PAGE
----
Intergenerational interplays of partnership breakdown and mental well-being

John Hobcraft, University of York
Kathleen E. Kiernan, University of York

This paper considers associations and interplays over the life-course and across generations in the linkages between mental well-being and partnership breakdown. Earlier studies have shown intriguing intragenerational linkages over time: Kiernan (1986) showed that those who divorced had higher average neuroticism scores before marriage; Zimmermann and Easterlin (2006) found a similar indication of higher levels of life dissatisfaction before marriage for those who divorced. The association between parental divorce and the partnership dissolution of off-spring has been found across virtually all European nations (Kiernan, 2002). Moreover, UK longitudinal research suggests that parental divorce is one of the best predictors of partnership breakdown among their children (Kiernan and Mueller, 1999) There is also strong evidence of associations between depressive symptoms in mothers and their children (American Journal of Psychiatry, 2006). We use the British Cohort Study of 1970, which collected detailed information at birth, ages 5, 10, and 16 during childhood, and 30 and 34 in adulthood. We can identify partnership breakdown among the maternal generation and for the cohort members themselves. We also have measures of mental well-being and personality traits for the mothers and the cohort members. We have a wide range of indicators of socioeconomic and family background and of characteristics of the sample members, including educational test scores that can be introduced into the analysis as controls or further explicands. We shall explore both the intergenerational ‘transmission’ of both well-being and divorce and better inform understanding on the mechanisms underlying and precursors of partnership breakdown and its implications for well being. Much is written about possible predisruption effects on well being after partnership breakdown and these are often attributed to the beginnings of the process of partnership breakdown; however there is much less literature on the precursors.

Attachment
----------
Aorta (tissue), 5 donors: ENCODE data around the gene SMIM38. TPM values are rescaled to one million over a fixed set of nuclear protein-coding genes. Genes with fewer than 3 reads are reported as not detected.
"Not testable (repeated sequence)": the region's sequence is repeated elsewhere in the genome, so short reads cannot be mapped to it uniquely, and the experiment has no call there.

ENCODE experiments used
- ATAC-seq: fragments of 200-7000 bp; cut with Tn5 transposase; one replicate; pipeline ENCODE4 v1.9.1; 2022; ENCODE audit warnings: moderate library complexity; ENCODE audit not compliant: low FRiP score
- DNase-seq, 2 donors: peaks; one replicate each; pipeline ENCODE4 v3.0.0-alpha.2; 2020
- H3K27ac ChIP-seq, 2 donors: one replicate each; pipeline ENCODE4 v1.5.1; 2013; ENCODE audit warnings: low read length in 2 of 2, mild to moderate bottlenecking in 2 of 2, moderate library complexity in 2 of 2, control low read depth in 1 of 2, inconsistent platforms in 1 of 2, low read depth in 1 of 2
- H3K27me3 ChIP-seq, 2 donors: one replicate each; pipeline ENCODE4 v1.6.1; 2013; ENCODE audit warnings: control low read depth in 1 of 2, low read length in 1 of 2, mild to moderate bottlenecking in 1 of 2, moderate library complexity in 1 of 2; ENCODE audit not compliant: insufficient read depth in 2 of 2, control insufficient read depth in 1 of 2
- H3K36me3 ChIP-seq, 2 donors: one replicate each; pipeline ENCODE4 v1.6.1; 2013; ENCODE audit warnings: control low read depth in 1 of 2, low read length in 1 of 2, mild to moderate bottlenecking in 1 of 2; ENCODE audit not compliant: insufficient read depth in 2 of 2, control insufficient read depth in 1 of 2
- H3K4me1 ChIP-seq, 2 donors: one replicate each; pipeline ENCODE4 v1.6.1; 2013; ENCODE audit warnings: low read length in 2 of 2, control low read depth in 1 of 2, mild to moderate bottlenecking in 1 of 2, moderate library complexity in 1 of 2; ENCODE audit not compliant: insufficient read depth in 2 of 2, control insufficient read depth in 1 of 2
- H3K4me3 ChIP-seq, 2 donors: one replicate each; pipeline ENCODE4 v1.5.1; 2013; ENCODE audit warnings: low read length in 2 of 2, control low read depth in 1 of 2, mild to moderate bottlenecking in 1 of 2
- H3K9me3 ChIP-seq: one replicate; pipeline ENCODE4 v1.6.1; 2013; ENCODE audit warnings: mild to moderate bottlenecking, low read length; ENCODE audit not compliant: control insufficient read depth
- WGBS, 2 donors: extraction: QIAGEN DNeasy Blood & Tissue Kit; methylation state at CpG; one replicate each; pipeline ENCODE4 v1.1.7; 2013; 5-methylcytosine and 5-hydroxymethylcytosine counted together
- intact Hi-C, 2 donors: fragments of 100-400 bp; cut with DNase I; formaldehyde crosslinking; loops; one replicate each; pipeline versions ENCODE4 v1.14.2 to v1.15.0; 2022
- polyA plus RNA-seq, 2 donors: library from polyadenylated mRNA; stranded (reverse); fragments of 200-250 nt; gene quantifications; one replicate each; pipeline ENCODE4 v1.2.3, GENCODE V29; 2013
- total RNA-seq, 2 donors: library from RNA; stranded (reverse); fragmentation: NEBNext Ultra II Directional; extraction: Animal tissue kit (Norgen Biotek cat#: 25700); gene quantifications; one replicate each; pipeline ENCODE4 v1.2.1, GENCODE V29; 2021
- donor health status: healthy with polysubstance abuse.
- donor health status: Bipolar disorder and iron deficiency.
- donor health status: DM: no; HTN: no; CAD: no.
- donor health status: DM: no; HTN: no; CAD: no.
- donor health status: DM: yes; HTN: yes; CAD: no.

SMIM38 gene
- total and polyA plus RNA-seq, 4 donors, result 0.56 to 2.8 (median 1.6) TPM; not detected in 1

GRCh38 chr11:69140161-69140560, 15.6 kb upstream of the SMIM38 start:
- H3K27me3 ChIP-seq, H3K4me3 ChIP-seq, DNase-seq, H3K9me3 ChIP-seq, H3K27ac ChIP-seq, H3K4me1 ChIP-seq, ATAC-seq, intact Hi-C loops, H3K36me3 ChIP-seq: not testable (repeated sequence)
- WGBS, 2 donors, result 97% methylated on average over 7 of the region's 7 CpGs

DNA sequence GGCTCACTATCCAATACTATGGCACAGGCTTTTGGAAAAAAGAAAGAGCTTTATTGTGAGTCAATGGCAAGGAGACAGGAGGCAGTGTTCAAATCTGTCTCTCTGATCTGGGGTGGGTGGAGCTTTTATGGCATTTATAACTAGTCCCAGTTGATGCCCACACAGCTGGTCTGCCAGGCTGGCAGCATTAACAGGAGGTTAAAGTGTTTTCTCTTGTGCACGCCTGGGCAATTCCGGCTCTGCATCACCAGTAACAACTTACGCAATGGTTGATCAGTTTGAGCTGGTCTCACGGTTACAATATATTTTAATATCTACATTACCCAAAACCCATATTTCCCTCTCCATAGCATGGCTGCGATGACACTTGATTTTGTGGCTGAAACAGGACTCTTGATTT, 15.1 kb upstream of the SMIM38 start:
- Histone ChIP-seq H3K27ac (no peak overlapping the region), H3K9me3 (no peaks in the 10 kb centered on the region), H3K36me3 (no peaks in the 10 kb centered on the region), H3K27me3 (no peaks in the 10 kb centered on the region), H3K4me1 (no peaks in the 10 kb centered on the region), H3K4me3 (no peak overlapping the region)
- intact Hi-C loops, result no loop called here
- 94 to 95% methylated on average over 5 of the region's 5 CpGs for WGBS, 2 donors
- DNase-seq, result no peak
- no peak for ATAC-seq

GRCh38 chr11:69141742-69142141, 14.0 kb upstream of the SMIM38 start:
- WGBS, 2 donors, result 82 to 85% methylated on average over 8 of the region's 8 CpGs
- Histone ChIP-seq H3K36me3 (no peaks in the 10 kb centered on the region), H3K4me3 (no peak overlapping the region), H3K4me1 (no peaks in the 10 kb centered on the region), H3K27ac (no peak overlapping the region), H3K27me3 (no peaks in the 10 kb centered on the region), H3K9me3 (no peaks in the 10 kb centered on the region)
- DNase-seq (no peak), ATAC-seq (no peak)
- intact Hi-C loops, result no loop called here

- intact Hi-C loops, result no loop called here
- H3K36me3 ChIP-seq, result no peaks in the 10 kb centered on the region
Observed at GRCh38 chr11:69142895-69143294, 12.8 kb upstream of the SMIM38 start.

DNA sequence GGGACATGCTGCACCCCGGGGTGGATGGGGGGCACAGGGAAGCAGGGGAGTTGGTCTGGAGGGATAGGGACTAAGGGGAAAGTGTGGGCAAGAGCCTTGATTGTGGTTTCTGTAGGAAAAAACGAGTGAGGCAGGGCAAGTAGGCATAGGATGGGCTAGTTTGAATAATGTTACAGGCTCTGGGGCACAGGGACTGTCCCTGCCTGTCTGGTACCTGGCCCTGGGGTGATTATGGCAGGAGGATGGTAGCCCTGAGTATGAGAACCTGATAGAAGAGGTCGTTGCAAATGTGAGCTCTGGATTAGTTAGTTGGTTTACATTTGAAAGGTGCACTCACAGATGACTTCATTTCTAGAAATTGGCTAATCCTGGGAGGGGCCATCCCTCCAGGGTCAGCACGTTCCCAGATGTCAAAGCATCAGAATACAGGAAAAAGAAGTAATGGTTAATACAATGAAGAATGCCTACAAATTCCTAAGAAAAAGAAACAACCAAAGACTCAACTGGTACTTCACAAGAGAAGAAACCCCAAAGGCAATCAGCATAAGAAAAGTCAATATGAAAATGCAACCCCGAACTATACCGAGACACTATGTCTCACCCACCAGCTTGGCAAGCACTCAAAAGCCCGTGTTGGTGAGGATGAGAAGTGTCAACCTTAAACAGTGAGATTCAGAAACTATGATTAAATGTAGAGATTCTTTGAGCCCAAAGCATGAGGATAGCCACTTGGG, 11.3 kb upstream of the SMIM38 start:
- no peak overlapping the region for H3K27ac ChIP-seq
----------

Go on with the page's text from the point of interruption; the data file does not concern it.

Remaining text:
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Presented in Session 82: Individual Consequences of Family Formation and Dissolution